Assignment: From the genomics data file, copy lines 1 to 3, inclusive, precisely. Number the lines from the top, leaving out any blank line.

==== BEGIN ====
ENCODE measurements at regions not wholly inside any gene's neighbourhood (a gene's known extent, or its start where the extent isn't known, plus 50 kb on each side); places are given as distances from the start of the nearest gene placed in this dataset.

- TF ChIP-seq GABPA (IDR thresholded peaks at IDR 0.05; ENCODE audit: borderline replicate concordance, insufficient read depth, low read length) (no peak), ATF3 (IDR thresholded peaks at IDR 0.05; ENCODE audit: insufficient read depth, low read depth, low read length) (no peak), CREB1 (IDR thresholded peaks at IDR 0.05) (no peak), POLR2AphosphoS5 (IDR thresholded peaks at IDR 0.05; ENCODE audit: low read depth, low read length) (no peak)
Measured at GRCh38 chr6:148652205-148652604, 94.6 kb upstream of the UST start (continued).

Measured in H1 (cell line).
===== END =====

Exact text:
ENCODE measurements at regions not wholly inside any gene's neighbourhood (a gene's known extent, or its start where the extent isn't known, plus 50 kb on each side); places are given as distances from the start of the nearest gene placed in this dataset.

- TF ChIP-seq GABPA (IDR thresholded peaks at IDR 0.05; ENCODE audit: borderline replicate concordance, insufficient read depth, low read length) (no peak), ATF3 (IDR thresholded peaks at IDR 0.05; ENCODE audit: insufficient read depth, low read depth, low read length) (no peak), CREB1 (IDR thresholded peaks at IDR 0.05) (no peak), POLR2AphosphoS5 (IDR thresholded peaks at IDR 0.05; ENCODE audit: low read depth, low read length) (no peak)
Measured at GRCh38 chr6:148652205-148652604, 94.6 kb upstream of the UST start (continued).